I've been looking at websites about blogging for hours. It's been fun and informational but it also shows you that the majority of the people who write about it are blogging very topical blogs. This blog isn't like that. It's more flexible and random, yes, but it's also more relational. I don't hate blogs that are very focused, topical, aimed at a certain niche. I'm just responding to the tacit implications that ones that aren't are fluff blogs.
This blog is about you, me, people in my life, and Jesus. Oh, occasionally I talk about something else, like blog statistics or something. But if you were to read these articles (which are very good on the subject they're addressing) you'd think that personal blogs were passe, boring, or unsuccessful as blogs.
And some part of me was accepting that a little. But then I realized that the blogs I like and follow are the personal ones. And with 7 billion people in the world, it's very unlikely I'm the only one who feels that way. And indeed, I decided to go look at some random personal blogs and I enjoyed and was touched by several. That makes them successful blogs. How many people read this blog doesn't matter, but whether or not those people find something here, that does.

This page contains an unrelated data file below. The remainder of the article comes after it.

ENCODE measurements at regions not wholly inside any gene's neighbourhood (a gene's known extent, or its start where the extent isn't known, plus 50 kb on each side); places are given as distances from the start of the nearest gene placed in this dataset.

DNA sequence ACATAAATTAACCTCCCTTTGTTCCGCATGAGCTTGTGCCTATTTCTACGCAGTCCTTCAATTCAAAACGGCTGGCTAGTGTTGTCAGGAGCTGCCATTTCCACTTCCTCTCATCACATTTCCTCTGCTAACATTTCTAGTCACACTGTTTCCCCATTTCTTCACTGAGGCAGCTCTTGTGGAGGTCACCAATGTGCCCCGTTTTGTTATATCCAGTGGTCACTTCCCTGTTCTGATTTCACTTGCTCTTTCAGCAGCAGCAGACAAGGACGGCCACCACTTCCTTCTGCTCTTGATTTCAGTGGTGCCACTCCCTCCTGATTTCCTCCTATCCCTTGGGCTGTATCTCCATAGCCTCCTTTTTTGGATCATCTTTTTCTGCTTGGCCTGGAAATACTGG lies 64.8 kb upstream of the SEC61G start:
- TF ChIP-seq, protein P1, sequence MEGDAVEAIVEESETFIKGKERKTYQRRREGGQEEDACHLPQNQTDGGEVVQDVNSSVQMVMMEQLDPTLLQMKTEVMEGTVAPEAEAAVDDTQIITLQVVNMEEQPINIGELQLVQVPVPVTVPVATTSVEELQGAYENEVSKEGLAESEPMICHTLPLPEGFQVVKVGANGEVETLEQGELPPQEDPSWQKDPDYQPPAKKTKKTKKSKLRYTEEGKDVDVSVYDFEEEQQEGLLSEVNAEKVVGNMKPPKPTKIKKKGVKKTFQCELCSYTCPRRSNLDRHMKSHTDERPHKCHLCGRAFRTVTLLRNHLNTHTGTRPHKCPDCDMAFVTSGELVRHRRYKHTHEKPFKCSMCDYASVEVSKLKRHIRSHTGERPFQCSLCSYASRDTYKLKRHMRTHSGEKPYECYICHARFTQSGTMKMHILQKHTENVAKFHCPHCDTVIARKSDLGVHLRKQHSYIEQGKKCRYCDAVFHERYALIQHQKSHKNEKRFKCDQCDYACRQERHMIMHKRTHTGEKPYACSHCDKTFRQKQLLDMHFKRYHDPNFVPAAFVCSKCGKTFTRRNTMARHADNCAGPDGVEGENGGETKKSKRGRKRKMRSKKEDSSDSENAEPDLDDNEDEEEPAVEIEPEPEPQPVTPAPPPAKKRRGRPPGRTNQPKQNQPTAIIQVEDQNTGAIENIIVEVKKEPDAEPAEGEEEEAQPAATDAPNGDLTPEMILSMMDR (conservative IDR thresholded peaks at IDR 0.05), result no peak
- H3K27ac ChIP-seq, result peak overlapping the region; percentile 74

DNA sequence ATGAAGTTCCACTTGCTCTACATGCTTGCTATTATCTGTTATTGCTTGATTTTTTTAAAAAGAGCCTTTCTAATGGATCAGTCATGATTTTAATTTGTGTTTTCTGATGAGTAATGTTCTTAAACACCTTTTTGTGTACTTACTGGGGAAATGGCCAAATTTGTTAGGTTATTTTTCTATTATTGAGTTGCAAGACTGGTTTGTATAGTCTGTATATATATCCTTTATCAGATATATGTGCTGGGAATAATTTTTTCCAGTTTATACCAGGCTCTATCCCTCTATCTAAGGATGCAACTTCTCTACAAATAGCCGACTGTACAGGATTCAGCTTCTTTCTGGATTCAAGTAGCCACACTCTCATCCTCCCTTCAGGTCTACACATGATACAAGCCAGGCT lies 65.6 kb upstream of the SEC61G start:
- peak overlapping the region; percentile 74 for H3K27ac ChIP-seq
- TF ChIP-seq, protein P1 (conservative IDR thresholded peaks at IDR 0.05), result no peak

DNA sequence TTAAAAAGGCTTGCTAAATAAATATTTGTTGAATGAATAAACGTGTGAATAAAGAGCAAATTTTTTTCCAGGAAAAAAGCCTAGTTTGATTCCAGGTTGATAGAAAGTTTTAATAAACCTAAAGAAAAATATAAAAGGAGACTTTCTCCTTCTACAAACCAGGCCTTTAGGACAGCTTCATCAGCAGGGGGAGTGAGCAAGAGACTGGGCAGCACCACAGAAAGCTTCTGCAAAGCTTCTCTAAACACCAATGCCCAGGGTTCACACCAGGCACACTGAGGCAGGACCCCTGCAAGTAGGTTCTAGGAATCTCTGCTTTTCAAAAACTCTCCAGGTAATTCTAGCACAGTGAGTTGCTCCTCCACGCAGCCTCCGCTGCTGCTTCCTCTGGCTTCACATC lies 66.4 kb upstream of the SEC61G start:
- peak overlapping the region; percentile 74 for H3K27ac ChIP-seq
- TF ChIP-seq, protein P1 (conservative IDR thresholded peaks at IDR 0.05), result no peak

Being relational, to me, is the most important. I do believe all things pass away. There's something eternal about the human soul, whether it's bound for heaven or hell, and of course Christ is without end. So sowing your time and effort into people and God, that matters. That lasts. That endures. So being relational, whether it's a relationship with you or Jesus, that's successful.
This blog isn't my blog. If it was my blog alone, whose purpose was promoting me and probably getting me money, then of course this should be so niche-y and topical. But it's not. This is God's blog. So the first rule is to love God. Then to love people. The rest doesn't matter.
Remember what it says on my 'About' page: This is a blog to love you with, to share my journey and organize experiences. This is Christ's blog, via a not perfect source: me.
PS. One bloggy type thing I'm doing for the site is requiring me to put a code on a blog post to verifty that I'm the blog's author. So here it is:
You can ignore it. :)